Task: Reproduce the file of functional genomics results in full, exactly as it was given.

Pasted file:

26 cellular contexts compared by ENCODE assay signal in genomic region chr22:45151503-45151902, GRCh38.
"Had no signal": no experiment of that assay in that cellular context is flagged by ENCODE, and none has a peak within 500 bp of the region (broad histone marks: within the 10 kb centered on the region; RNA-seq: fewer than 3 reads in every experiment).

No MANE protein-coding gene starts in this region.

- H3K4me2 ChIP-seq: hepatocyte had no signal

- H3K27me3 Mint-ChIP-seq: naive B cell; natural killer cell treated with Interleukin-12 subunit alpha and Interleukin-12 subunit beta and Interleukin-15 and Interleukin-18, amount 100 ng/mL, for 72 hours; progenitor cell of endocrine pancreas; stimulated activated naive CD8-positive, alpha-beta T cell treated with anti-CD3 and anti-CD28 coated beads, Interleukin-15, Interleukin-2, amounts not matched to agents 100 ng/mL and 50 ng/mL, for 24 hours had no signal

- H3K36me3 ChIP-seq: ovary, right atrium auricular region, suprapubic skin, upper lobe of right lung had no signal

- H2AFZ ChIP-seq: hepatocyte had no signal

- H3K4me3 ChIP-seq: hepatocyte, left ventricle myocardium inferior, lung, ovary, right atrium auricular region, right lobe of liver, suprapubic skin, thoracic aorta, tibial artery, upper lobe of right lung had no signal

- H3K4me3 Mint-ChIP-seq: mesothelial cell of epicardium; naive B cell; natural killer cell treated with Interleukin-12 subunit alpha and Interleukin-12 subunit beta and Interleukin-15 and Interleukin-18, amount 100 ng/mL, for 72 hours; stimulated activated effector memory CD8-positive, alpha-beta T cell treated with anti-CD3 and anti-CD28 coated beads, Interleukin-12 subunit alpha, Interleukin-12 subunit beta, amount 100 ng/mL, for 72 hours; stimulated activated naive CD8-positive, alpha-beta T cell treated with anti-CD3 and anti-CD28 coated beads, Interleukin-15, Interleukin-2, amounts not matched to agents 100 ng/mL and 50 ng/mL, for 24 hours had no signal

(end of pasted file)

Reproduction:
26 cellular contexts compared by ENCODE assay signal in genomic region chr22:45151503-45151902, GRCh38.
"Had no signal": no experiment of that assay in that cellular context is flagged by ENCODE, and none has a peak within 500 bp of the region (broad histone marks: within the 10 kb centered on the region; RNA-seq: fewer than 3 reads in every experiment).

No MANE protein-coding gene starts in this region.

- H3K4me2 ChIP-seq: hepatocyte had no signal

- H3K27me3 Mint-ChIP-seq: naive B cell; natural killer cell treated with Interleukin-12 subunit alpha and Interleukin-12 subunit beta and Interleukin-15 and Interleukin-18, amount 100 ng/mL, for 72 hours; progenitor cell of endocrine pancreas; stimulated activated naive CD8-positive, alpha-beta T cell treated with anti-CD3 and anti-CD28 coated beads, Interleukin-15, Interleukin-2, amounts not matched to agents 100 ng/mL and 50 ng/mL, for 24 hours had no signal

- H3K36me3 ChIP-seq: ovary, right atrium auricular region, suprapubic skin, upper lobe of right lung had no signal

- H2AFZ ChIP-seq: hepatocyte had no signal

- H3K4me3 ChIP-seq: hepatocyte, left ventricle myocardium inferior, lung, ovary, right atrium auricular region, right lobe of liver, suprapubic skin, thoracic aorta, tibial artery, upper lobe of right lung had no signal

- H3K4me3 Mint-ChIP-seq: mesothelial cell of epicardium; naive B cell; natural killer cell treated with Interleukin-12 subunit alpha and Interleukin-12 subunit beta and Interleukin-15 and Interleukin-18, amount 100 ng/mL, for 72 hours; stimulated activated effector memory CD8-positive, alpha-beta T cell treated with anti-CD3 and anti-CD28 coated beads, Interleukin-12 subunit alpha, Interleukin-12 subunit beta, amount 100 ng/mL, for 72 hours; stimulated activated naive CD8-positive, alpha-beta T cell treated with anti-CD3 and anti-CD28 coated beads, Interleukin-15, Interleukin-2, amounts not matched to agents 100 ng/mL and 50 ng/mL, for 24 hours had no signal